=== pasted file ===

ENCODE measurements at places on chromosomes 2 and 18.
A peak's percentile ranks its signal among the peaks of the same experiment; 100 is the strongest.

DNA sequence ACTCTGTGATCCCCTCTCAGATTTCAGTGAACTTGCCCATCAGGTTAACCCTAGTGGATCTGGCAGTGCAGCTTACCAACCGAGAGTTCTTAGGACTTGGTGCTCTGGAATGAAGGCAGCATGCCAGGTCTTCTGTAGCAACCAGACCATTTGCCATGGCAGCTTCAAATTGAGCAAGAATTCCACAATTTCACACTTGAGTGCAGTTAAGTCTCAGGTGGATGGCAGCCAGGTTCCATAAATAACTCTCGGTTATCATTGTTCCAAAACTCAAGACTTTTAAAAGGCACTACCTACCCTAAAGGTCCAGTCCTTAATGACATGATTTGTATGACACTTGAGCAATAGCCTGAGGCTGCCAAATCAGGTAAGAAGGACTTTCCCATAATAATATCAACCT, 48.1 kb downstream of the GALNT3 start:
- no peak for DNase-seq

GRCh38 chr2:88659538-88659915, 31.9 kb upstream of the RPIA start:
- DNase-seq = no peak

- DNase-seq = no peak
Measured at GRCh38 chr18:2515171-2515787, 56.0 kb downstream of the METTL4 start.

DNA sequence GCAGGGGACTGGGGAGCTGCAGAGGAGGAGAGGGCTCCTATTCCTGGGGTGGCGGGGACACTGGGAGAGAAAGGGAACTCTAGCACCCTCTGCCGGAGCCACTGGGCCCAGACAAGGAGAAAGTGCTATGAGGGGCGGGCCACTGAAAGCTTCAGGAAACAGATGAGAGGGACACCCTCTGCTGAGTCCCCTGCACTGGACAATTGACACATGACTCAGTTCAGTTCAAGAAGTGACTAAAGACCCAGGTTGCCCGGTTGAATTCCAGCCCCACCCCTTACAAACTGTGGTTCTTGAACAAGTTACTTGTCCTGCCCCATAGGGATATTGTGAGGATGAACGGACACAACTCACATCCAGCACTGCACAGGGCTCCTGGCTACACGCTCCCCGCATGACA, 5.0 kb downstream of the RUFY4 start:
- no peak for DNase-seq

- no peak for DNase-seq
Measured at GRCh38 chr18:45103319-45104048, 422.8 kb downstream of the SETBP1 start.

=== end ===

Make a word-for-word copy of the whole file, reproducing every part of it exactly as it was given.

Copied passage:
ENCODE measurements at places on chromosomes 2 and 18.
A peak's percentile ranks its signal among the peaks of the same experiment; 100 is the strongest.

DNA sequence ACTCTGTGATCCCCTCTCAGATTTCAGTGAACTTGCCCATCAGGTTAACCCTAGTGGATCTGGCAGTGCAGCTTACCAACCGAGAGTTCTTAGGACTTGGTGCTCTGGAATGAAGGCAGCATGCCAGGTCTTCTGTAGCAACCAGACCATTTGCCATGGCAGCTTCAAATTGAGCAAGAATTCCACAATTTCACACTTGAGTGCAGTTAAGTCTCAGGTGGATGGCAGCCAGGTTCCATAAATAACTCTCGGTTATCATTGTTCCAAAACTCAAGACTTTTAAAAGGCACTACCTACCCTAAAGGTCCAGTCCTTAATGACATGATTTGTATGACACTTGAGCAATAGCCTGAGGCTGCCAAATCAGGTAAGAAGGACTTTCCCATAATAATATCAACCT, 48.1 kb downstream of the GALNT3 start:
- no peak for DNase-seq

GRCh38 chr2:88659538-88659915, 31.9 kb upstream of the RPIA start:
- DNase-seq = no peak

- DNase-seq = no peak
Measured at GRCh38 chr18:2515171-2515787, 56.0 kb downstream of the METTL4 start.

DNA sequence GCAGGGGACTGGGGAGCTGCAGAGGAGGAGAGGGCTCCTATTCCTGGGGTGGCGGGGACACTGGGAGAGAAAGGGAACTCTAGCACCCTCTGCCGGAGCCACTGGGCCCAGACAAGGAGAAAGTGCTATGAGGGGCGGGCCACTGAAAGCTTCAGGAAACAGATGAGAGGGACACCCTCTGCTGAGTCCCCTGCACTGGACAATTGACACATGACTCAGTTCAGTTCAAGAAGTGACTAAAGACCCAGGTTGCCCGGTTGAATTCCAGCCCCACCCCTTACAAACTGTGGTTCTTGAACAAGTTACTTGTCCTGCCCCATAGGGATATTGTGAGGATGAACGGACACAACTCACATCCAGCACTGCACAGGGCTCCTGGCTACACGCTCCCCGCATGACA, 5.0 kb downstream of the RUFY4 start:
- no peak for DNase-seq

- no peak for DNase-seq
Measured at GRCh38 chr18:45103319-45104048, 422.8 kb downstream of the SETBP1 start.